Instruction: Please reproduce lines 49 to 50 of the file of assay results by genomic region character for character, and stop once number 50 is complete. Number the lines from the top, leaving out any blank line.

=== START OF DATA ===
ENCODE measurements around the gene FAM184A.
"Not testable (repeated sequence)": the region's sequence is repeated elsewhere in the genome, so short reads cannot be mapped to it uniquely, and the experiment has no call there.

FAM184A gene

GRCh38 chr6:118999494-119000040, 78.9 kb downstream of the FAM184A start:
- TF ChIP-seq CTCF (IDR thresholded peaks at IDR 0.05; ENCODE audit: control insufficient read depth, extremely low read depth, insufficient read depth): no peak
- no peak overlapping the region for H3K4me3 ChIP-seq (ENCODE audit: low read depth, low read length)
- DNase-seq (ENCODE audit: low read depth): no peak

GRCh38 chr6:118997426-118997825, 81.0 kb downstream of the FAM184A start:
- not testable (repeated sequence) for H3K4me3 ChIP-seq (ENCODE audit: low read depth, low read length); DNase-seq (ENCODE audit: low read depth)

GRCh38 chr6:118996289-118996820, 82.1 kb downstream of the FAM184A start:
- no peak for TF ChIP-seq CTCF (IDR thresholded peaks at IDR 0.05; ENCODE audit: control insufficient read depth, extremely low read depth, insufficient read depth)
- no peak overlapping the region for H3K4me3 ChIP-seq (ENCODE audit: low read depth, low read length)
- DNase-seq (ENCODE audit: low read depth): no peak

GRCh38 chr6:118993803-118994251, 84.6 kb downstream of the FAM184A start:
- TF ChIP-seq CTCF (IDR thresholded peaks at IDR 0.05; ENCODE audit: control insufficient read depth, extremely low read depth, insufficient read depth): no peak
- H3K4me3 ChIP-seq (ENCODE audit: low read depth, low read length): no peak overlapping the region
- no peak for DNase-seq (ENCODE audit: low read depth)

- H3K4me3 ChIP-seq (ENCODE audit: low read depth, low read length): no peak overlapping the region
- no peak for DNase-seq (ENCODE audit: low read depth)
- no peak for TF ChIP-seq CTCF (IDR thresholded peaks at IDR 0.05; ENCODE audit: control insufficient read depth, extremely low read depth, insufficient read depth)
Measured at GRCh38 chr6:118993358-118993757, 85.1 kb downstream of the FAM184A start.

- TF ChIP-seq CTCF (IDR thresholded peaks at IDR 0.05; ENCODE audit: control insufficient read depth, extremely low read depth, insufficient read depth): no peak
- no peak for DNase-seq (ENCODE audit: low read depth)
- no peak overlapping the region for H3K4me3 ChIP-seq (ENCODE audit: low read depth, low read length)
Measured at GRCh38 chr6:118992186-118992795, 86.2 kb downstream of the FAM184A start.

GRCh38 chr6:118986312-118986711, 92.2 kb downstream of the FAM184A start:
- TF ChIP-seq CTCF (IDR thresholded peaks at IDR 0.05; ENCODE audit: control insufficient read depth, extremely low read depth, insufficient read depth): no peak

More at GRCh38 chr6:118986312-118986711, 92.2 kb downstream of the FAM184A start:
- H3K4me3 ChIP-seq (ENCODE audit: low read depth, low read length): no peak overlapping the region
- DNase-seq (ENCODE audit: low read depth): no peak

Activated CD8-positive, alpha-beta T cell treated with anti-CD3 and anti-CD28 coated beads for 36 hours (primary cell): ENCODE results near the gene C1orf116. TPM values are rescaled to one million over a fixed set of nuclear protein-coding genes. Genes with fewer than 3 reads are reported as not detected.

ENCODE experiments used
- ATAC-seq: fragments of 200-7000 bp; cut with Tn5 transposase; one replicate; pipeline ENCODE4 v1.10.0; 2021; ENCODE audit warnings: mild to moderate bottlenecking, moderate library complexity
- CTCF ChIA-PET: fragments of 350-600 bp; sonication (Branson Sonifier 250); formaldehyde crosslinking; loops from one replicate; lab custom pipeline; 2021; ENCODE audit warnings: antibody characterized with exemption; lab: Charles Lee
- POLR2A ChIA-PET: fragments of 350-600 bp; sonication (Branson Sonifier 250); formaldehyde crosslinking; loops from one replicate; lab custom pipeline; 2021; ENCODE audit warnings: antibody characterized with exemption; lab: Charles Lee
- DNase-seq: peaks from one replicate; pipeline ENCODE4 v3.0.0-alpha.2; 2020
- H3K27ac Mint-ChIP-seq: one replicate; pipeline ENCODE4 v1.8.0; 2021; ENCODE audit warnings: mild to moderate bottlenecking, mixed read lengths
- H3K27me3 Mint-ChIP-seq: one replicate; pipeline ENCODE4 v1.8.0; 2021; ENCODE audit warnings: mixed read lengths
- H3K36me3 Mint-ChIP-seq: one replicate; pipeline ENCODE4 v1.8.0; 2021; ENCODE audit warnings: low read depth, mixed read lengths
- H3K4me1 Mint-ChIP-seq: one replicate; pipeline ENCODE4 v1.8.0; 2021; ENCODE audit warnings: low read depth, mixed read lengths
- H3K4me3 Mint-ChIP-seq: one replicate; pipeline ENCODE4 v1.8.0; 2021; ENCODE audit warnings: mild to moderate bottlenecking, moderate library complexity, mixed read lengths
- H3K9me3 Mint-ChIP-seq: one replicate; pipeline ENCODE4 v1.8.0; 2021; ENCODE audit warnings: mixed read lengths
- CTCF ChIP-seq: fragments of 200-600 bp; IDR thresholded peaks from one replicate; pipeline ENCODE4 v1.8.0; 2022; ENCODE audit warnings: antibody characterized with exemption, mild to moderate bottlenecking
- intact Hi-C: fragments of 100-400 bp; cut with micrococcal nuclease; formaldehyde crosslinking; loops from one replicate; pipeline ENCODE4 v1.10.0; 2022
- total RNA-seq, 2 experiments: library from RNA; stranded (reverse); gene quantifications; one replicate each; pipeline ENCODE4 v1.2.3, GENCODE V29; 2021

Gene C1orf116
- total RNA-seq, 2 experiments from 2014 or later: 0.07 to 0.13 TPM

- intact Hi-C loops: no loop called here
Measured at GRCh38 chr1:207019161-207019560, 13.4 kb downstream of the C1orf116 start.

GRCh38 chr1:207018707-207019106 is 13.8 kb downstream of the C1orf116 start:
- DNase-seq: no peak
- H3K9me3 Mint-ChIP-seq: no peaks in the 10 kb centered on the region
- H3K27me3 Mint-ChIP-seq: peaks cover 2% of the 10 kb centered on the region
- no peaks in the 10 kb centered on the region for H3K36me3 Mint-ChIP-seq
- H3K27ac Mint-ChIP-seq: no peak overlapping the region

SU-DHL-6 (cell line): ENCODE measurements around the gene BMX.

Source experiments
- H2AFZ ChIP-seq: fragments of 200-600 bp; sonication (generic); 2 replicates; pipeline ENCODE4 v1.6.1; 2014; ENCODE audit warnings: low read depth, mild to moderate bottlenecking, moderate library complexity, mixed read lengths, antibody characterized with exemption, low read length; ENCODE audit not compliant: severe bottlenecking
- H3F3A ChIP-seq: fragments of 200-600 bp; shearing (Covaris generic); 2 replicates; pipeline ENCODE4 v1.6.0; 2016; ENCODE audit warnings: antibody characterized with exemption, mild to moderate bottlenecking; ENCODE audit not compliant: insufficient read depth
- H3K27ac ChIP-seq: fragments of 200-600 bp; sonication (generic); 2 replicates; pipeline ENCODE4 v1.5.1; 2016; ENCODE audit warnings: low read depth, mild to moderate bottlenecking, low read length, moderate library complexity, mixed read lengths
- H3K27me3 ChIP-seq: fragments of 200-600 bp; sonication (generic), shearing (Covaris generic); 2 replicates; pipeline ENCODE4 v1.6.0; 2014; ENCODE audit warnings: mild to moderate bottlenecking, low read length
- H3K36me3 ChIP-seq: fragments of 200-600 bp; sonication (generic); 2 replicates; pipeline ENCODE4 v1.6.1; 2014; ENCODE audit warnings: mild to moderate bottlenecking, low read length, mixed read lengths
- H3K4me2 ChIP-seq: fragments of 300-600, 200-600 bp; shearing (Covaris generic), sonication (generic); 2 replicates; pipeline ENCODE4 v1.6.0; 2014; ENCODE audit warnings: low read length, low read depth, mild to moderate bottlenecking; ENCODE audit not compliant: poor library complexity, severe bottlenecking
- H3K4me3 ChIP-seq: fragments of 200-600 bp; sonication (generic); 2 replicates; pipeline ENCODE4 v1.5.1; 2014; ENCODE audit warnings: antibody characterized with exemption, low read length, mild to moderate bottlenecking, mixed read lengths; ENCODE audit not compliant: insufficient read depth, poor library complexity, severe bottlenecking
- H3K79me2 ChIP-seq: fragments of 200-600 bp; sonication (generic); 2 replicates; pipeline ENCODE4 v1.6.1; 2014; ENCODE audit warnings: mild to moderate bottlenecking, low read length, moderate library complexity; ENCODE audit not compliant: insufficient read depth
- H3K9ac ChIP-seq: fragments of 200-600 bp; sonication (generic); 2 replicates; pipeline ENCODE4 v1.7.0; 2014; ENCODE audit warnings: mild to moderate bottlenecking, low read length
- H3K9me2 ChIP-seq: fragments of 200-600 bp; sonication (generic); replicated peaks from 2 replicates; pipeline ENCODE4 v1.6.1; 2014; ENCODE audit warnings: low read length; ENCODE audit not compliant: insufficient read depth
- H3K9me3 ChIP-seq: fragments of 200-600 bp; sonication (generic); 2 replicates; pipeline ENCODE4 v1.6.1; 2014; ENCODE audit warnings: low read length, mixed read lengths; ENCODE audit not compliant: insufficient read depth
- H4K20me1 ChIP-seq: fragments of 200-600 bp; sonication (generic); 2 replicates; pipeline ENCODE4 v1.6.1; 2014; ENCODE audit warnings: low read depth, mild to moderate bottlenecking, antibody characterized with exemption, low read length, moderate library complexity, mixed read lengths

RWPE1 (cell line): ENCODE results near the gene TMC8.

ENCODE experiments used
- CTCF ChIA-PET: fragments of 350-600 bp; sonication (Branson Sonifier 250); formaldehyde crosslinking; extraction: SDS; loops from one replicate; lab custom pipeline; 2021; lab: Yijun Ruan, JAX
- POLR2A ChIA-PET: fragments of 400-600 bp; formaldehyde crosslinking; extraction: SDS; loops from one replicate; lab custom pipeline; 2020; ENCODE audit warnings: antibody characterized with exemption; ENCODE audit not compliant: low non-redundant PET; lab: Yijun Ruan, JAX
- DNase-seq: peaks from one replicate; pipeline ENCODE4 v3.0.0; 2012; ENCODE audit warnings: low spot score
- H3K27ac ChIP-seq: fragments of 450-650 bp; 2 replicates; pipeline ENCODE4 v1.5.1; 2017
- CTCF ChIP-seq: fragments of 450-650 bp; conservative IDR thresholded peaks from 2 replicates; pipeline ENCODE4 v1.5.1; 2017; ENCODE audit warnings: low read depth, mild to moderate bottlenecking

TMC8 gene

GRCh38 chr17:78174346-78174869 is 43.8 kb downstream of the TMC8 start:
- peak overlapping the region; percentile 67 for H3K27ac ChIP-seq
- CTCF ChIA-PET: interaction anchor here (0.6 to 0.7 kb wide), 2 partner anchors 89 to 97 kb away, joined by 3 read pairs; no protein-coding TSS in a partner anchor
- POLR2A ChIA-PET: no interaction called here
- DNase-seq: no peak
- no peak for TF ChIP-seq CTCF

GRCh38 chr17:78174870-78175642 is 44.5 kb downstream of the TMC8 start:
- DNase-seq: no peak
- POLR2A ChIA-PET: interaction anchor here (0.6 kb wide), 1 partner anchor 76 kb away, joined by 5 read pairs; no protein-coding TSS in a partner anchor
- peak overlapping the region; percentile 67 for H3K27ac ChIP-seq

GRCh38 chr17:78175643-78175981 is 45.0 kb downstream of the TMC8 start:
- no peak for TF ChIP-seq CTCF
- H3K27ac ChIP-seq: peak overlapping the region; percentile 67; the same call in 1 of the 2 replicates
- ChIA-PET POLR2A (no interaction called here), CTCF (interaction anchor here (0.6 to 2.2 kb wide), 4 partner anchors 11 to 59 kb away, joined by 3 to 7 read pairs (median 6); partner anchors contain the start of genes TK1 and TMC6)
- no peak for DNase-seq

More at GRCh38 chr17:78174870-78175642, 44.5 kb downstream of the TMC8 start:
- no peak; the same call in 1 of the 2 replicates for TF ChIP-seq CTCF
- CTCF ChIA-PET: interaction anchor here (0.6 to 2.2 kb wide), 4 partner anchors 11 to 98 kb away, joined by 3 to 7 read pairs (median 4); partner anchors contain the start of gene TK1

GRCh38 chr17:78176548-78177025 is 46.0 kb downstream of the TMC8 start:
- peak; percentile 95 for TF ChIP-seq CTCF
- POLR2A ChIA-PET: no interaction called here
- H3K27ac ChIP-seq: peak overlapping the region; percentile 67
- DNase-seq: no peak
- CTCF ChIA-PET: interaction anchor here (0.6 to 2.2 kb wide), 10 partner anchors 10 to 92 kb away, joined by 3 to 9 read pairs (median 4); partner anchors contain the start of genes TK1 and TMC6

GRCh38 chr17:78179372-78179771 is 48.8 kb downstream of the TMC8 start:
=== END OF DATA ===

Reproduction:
Measured at GRCh38 chr1:207019161-207019560, 13.4 kb downstream of the C1orf116 start.

GRCh38 chr1:207018707-207019106 is 13.8 kb downstream of the C1orf116 start: